Guide to champagne and sparkling wine

Guide to Champagne and Sparkling Wine

Guide to champagne and sparkling wine

What is the difference between Champagne and Sparkling Wine?

Any wine that contains bubbles of carbon dioxide gas is considered a sparkling wine, but technically, only those wines from France’s Champagne region can be called “champagne.” The rest receive the “lowly” designations of sparkling wine (sparklers from the U.S.), cava (Spain), prosecco (Italy), cremant (French wine from regions other than Champagne), sekt (Germany) or espumante (Argentina).

The history of sparkling wines

Contrary to legend and popular belief, Dom Perignon did not invent sparkling wine.The oldest recorded sparkling wine is Blanquette de Limoux, invented by Benedictine Monks in the Abbey of Saint Hilaire near Carcassonne in 1531.

Over one hundred years later–and forty years before it has been claimed that Dom Perignon “invented” Champagne–English scientist Christopher Merret documented how adding sugar to a wine that had already fermented created a second fermentation. Merret presented the Royal Society with a paper in which he detailed what is now called methode champenoise (see below) in 1662.

Dom may not have invented this delicious drink, but he is still to credit for advances in champagne production. One of his most important contributions to the wine world was inventing the wire collar (called a muselet) which was strong enough to withstand the fermentation pressure. No more shooting your eye out.

It is believed that the 19th century Champagne was much sweeter than the Champagne of today. The trend towards drier Champagne began when Perrier-Jouet decided not to sweeten his 1846 vintage prior to exporting it to London. The designation Brut Champagne, the modern Champagne, was created for the British in 1876.

The processes of making sparkling wine

How does wine get its bubbles? There are four ways of infusing the wine with gas: methode champenoise, the transfer method, the charmat process, (aka bulk process), and the least popular, carbonation.

Methode champenoise

Methode champenoise, which is France’s champagne region’s primary method, requires a second fermentation in the bottle. Sugar is added to each of the bottles, and then the bottles must be turned periodically to ensure proper aging and fermentation. It produces small, refined bubbles, and produces bubbles for much longer than the other methods. Today, the bottles are usually turned mechanically; traditionally, they were turned by hand.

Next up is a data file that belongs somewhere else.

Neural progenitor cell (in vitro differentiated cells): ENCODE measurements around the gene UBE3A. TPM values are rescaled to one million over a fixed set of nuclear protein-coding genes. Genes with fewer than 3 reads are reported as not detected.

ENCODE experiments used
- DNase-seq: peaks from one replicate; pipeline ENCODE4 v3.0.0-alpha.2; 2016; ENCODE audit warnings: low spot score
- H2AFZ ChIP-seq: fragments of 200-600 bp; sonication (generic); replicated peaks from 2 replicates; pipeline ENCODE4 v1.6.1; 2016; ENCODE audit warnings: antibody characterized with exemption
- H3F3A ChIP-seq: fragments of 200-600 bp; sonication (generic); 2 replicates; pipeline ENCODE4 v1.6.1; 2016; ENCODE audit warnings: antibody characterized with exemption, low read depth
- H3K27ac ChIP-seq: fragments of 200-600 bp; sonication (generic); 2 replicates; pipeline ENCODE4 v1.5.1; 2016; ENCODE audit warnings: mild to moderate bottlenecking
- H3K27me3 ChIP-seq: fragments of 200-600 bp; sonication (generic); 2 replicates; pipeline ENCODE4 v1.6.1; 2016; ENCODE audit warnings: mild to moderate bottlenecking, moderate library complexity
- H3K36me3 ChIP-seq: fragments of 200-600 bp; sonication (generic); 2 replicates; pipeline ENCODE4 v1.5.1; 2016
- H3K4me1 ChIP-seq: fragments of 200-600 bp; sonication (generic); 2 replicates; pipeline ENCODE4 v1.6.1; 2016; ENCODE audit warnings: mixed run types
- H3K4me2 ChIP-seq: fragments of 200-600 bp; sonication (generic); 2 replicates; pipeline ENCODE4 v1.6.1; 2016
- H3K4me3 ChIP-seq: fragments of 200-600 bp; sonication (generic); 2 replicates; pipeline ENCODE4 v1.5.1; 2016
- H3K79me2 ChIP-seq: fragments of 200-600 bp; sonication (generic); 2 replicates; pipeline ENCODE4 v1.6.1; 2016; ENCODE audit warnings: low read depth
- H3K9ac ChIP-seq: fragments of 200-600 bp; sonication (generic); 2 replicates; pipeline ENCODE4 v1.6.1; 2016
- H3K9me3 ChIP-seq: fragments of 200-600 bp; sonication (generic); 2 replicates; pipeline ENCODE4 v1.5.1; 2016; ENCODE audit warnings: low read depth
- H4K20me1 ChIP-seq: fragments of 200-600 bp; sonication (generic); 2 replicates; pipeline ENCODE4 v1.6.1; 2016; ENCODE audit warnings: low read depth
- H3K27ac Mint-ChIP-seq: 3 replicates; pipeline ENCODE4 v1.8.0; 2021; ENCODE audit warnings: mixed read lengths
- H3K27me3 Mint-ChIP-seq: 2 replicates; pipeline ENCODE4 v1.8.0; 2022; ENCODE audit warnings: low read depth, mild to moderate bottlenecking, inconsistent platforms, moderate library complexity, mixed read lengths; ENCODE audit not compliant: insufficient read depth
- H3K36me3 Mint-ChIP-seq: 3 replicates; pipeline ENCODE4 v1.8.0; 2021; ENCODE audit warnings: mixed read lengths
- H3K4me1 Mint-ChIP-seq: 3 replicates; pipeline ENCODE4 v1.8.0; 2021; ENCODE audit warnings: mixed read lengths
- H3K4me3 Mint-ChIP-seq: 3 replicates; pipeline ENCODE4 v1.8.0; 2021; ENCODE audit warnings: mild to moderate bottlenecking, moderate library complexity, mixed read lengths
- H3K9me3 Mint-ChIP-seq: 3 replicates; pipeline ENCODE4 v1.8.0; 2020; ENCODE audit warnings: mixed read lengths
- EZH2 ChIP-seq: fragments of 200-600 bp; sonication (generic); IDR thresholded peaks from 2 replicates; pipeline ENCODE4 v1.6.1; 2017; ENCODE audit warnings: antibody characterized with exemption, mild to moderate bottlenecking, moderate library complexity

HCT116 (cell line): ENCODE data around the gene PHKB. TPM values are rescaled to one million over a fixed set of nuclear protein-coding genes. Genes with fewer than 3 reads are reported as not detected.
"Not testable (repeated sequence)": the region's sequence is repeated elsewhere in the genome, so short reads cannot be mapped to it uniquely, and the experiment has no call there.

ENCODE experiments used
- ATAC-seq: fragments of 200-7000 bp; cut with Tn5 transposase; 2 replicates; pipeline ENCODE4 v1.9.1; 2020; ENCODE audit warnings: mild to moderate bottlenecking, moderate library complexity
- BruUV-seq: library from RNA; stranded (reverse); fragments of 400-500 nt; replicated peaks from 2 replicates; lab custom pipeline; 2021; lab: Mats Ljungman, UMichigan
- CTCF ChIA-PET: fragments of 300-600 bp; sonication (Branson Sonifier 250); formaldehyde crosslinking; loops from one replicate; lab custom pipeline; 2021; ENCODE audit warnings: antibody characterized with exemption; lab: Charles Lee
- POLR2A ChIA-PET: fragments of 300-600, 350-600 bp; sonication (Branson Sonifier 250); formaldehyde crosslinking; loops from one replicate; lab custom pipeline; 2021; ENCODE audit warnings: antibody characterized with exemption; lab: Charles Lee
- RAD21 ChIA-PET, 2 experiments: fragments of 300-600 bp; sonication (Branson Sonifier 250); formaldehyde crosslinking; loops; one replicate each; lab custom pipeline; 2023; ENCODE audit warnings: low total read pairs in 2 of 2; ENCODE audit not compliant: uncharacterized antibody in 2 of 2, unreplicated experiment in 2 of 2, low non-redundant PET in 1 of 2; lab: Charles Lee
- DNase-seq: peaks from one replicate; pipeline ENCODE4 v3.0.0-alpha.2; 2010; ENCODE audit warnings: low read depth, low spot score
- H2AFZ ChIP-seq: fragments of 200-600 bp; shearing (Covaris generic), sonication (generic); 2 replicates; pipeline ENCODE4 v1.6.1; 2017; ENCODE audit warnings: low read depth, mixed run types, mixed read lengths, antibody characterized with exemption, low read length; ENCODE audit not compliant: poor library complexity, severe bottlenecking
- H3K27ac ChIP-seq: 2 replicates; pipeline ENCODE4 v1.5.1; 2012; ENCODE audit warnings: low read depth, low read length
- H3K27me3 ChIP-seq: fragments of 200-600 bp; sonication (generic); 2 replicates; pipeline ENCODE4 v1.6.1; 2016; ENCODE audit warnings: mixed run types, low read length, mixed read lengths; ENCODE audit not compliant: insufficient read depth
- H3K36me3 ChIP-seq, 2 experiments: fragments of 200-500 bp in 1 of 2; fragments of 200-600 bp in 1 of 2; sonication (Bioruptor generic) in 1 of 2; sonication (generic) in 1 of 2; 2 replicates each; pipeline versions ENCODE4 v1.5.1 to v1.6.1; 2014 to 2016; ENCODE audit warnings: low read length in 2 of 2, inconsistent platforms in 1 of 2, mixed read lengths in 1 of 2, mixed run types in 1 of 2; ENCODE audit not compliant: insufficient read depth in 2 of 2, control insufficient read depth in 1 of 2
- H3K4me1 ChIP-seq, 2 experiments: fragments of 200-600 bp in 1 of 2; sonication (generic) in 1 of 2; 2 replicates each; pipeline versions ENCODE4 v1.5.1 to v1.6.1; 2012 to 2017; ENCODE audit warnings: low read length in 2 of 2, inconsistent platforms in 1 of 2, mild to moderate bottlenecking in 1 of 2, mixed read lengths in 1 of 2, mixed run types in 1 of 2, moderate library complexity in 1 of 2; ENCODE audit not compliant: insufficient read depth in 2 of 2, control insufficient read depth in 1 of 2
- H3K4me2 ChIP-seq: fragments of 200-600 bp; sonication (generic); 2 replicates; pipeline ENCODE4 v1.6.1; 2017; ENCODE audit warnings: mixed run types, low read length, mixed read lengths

Transfer method

In the transfer method, wine is produced similarly to the methode champenoise, but the wine is placed through a filtration system to remove any sediment.

Charmat process

In the charmat process, pressurized tanks hold in the carbon dioxide that is released during fermentation, so that the gas which normally escapes instead stays inside the wine. This process is cheaper, but once poured, the wine tends to lose its bubbles quicker.

Carbonation

In the least popular method, carbonation, the wine is injected with carbon dioxide. It is the most inexpensive method, and produces larger bubbles that quickly loose their effervescence. (I have a funny feeling that it is this process which leads to the “cheap wine = a massive headache” adage.)

Varietals used to make sparkling wine

French champagnes are made from Chardonnay, Pinot Noir and Pinot Menuier grapes; both Pinot Noir and Pinot Menuier are red grapes, and leaving their skins in the tanks will create a light pink to deep red colored blush wine, known as “blanc de noir.” Sparkling wine made from all white grapes is known as “blanc de blanc,” which literally translates as “white wine from white grapes.”

In recent years, wines have been made from many different varietals; particularly in Argentina, where Malbec sparkling wines are becoming popular. Australia also produces a fruity sparkling Shiraz.

Flavor profile of sparkling wines

When drinking sparkling wines, look for general flavors like citrus, (or lemon), honey, apple, toast, and yeast.

Sparkling wines will be dry or sweet depending on how much residual sugar they contain. The absolute driest wine is labeled “extra brut.” They are drier than wines labeled “extra dry” or “extra sec” because they contain less residual sugar. Next in line comes “demi-sec” and then “doux.” The last two are considered dessert wines.

More information on Champagne labels

We already know that only wines made in Champagne, France can be labeled “Champagne”. As it turns out, there are lot more on the labels of Champagne that we need to decipher! The following is a list of acronyms commonly seen on Champagne bottles, to help you distinguish what each of them mean:

RM:  Récoltant-Manipulant, where the wines are sourced from one grower who also makes the wine.

NM: Négociant-Manipulant, where the grapes are sourced and not grown by the house that produces the wine.

CM: Coopérative-Manipulant, where a coop of growers pool their grapes and sell them to a winemaker or house. It is possible that a grape grower will be a part of the winemaking process.

RC: Récoltant-Coopérateur, where grapes are sourced from one individual grower, but are converted into wine at a cooperative winemaking center. The grower has little to do with the winemaking process but often receives credit for the end result.

SR: Société de Récoltants, two or more growers share the same winery and use it to make wine under their own label. Growers almost always have significant involvement in the winemaking process.

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